Your Voice: Why Teens Leave Hong Kong; get addicted to your idols (short letters) – YP


Decline in student and teacher numbers is an urgent issue for Hong Kong’s education system, says “Hong Kong secondary schools lose 4,500 students, 1,000 teachers in one year: survey” (South China Morning Post, 1st December).

Some of the reasons behind this include the social conditions of the city and Covid-19. But the root of the problem lies in the wider wave of emigration. It is abnormal that so many students are leaving. If this continues, it will undoubtedly affect the future development of the city. Reducing class sizes is one solution, as it will make it easier for students to learn.

Hong Kong teens discuss the responsibility and nerves of moving to Britain

Hattie Ng, King Ling College

Young Hong Kong people love to chase after stars, especially famous groups like Mirror, BTS, Blackpink and Twice. People are more likely to buy products promoted by their favorite stars. My friends love Mirror and always ask me to take pictures of their McDonald’s promotions.

Hunting for the stars helps people stay positive. Stars with a good image can be an example to others. But people can also waste time and money chasing stars – watching their new social media posts or watching their new videos.

Many young people in Hong Kong love the Mirror Boy Band. Photo: May Tsé

Students could be wasting their study time and money. They can also use their parents’ money to buy products for their idols, even if this is not useful to them. We shouldn’t be addicted to our idols and should be in control of ourselves.

Children need limits on play time

Lam Cheuk-yin, Tsuen Wan Public Secondary School

I write in response to “Tencent throws popular app store fish shooting games” (South China Morning Post, November 16). The Chinese government is regulating the video game industry more tightly to combat gambling addiction.

Children and adolescents spend a lot of time and money on it. It can worsen family relationships when children beg their parents to buy something in a game – they can even steal their parents’ money to get what they want. Teens can become addicted to video games if there are no limits, so these rules can correct their bad habits.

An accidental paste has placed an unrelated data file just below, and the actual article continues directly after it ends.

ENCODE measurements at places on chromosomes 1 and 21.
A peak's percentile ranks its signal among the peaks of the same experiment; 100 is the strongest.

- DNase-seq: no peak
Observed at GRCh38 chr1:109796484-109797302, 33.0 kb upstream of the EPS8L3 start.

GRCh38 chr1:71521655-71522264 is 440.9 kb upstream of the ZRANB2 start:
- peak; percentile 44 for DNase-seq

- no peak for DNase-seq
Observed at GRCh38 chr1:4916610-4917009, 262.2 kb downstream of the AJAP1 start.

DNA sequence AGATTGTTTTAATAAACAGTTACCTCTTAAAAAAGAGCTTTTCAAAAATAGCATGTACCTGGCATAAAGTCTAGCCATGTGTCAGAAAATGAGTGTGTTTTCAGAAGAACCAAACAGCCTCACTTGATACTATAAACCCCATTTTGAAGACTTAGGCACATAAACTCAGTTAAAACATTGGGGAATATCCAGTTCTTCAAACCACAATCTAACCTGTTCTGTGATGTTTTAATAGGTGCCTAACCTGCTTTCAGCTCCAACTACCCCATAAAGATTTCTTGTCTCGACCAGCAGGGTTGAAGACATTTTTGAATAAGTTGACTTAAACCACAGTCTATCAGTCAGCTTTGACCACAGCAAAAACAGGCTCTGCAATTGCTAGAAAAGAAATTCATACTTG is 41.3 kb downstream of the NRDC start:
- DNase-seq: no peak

Some teens spend a lot of money on online games. Photo: Bloomberg

Focus on the big picture

Lam Yat-hang, Tsuen Wan Public Secondary School

Hong Kong’s education system has a problem: it focuses on getting good grades but forgets to develop student habits. By doing a lot of homework, students gain exam skills but will not retain their knowledge. The stress of school has also affected the mental and physical health of many students. The education system must be reformed.

The government should control the amount of homework and exams and remove unnecessary content. They can turn to other education systems, like Finland or even mainland China, which have tightened the rules for tutoring centers.

I am disappointed with the Hong Kong government because it is not focusing on this big issue. In the future, I hope that every student can study happily.

Should schools in Hong Kong abolish exams?

Count and share your blessings

Nicholas Chan, Chinese International School

I felt grateful to decorate a Christmas tree with my mom, dad, sister and grandpa. After I finished, the lights twinkled, the ornaments sparkled, and everything was in place.

My family is in Hong Kong with me, but not everyone is so lucky. 2021 has not been the ideal year for anyone. On a recent school trip, we visited a charity called Save the Children. We heard about their work helping children who lost their homes to the floods and were separated from their families because of the war. For example, they helped Sameer, 8, after a bomb landed near his home.

Here in Hong Kong, we don’t have floods or wars, so we have an obligation to help those in need.

Christmas is coming. But a lot of people don’t get the chance to celebrate. Photo: Shutterstock

The attractiveness of other school systems

Winnie Wong, Pope Paul VI College

Many parents from Hong Kong have emigrated to other countries with their children. Many of them are high school students. The main reason for this is Hong Kong’s stressful education system. Schools constantly put pressure on students and they don’t have time to relax.

But some foreign schools pay more attention to the personal growth of students. Some of these schools offer different types of learning and extracurricular activities that Hong Kong does not have. Students have the opportunity to come into contact with nature and learn in a relaxed environment. This not only improves the overall learning atmosphere, but also has great benefits for the mental health of the students.

In contrast, the enormous pressure on Hong Kong students is clear.


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